TCCD Appeal

In TCCD’s appeal of the denial of its plea to the jurisdiction, the Dallas Court of Appeals was presented with the jurisdictional question of whether the TCHRA preempts Sims’ sexual orientation discrimination claims because of the fact that the Act applies to unlawful employment acts “because of sex.”  Writing for the court of appeals, Justice Craig Smith noted that the TCHRA was enacted to address workplace discrimination and to conform with federal anti-discrimination and retaliation laws under Title VII of the Civil Rights Act.  After noting that the Texas Supreme Court has advised that Texas courts should look to federal law for guidance when the TCHRA and Title VII contain analogous language, the opinion turned to the U.S. Supreme Court’s interpretation of Title VII’s analogous language that was at issue in the Bostock case.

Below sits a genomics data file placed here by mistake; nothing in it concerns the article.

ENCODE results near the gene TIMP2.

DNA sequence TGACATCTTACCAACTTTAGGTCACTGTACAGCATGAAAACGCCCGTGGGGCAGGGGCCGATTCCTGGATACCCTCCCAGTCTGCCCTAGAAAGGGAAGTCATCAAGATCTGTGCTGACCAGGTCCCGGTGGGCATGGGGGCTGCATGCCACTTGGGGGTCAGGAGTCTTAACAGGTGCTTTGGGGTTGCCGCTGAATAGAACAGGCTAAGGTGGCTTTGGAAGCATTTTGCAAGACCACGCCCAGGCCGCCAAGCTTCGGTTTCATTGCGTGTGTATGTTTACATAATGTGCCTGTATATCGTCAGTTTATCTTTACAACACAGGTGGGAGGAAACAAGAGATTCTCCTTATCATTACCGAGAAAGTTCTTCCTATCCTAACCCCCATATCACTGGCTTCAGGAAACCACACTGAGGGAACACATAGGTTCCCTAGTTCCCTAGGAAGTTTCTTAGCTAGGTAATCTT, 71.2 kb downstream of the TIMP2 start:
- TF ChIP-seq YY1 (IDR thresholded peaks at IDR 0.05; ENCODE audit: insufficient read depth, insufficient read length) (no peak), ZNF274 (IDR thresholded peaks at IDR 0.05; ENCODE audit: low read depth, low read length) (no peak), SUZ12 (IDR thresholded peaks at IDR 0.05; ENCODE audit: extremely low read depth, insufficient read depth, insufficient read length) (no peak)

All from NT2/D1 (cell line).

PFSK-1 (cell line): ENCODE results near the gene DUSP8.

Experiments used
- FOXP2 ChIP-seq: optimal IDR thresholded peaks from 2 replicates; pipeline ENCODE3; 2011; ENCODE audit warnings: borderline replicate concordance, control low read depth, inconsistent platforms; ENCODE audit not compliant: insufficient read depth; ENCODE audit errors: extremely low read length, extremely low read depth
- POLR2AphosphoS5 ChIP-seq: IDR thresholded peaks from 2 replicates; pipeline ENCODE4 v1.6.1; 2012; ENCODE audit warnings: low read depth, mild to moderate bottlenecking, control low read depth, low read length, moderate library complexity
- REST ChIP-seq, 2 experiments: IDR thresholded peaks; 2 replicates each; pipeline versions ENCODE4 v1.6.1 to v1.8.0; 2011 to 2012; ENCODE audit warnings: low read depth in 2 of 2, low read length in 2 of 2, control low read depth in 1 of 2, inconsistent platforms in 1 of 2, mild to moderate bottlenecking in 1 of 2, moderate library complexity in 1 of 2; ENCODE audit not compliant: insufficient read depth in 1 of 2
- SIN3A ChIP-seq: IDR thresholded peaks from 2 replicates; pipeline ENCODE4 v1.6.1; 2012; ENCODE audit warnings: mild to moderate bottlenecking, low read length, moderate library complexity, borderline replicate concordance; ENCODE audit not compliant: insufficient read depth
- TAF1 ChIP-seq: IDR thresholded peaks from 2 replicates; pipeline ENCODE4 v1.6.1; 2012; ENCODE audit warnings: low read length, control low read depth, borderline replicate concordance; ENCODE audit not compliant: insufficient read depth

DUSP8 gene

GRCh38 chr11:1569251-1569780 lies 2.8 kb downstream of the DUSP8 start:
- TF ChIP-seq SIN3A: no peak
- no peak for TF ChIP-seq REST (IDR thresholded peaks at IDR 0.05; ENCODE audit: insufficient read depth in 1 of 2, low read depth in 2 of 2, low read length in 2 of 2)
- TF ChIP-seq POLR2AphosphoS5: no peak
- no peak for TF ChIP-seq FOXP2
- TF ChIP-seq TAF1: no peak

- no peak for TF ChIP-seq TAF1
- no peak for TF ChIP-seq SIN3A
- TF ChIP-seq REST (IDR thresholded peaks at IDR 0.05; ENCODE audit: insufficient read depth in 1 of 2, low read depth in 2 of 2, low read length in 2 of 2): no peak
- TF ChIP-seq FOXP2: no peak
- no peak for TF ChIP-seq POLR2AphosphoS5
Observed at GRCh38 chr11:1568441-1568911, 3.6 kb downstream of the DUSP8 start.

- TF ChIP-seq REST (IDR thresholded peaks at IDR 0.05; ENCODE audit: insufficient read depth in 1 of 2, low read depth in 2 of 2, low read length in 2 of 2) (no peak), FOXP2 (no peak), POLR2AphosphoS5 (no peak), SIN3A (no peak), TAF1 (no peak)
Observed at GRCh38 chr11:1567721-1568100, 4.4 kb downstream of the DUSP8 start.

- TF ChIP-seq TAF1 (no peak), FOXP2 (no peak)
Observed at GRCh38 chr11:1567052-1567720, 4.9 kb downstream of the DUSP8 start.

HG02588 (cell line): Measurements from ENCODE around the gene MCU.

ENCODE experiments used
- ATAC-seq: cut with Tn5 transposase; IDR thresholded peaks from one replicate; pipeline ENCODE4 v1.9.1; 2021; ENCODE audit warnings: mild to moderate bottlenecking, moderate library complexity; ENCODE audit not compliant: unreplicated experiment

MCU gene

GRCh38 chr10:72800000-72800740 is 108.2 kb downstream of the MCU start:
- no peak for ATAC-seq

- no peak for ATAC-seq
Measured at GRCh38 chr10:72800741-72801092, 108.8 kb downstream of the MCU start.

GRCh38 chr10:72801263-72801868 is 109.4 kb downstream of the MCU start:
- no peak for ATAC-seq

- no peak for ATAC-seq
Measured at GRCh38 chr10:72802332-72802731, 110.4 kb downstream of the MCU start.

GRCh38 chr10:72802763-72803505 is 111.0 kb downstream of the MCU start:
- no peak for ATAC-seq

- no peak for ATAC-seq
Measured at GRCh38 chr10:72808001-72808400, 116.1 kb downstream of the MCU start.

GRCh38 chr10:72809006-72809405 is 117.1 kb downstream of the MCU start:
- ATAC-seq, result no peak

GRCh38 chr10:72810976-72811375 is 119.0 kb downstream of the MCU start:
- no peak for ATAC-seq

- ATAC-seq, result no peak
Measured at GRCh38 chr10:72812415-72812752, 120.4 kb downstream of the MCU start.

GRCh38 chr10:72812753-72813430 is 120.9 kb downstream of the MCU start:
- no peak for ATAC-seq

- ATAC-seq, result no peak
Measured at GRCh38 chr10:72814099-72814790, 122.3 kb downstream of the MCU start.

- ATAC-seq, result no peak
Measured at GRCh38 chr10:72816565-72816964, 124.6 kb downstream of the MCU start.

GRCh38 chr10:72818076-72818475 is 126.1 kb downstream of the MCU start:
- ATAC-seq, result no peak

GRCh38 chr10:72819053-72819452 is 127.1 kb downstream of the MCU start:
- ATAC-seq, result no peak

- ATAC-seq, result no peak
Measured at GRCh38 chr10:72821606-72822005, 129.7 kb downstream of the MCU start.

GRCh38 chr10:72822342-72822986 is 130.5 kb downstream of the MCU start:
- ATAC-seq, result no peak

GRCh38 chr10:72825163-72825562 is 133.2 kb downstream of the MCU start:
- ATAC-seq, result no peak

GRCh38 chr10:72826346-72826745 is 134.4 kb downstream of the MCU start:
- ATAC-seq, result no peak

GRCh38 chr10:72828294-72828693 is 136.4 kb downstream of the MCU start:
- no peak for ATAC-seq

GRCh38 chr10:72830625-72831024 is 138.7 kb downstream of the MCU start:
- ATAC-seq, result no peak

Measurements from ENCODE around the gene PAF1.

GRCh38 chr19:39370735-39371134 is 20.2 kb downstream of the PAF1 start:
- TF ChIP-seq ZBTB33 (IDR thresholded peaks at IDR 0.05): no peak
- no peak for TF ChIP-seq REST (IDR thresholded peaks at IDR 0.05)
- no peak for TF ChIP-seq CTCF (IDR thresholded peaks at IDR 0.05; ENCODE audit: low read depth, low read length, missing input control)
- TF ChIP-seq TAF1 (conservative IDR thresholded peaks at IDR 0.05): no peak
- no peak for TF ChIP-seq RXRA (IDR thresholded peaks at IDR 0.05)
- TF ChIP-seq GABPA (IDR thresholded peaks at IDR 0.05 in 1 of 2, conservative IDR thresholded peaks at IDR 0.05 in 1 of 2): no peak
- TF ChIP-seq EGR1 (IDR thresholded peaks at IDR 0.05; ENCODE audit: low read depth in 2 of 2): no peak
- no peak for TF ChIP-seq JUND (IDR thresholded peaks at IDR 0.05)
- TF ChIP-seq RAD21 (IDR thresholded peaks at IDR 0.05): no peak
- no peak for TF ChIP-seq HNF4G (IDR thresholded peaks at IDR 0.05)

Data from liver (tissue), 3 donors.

In Bostock, the U.S. Supreme Court observed that while the U.S. Congress likely did not have sexual orientation in mind when it enacted Title VII, the plain wording is controlling such that when an employer fires an individual for being gay or transgender, a violation of the act has occurred.  Bostock, 140 S. Ct. at 1737, 1754.   The Dallas Court of Appeals concluded that Bostock’s reasoning required that Texas’s law be construed in the same fashion to prohibit discrimination based on an individual’s status as a homosexual or transgender person.  Thus, the court held that the TCHRA was applicable and forecloses Sims’ claims for relief under the Texas Whistleblower Act.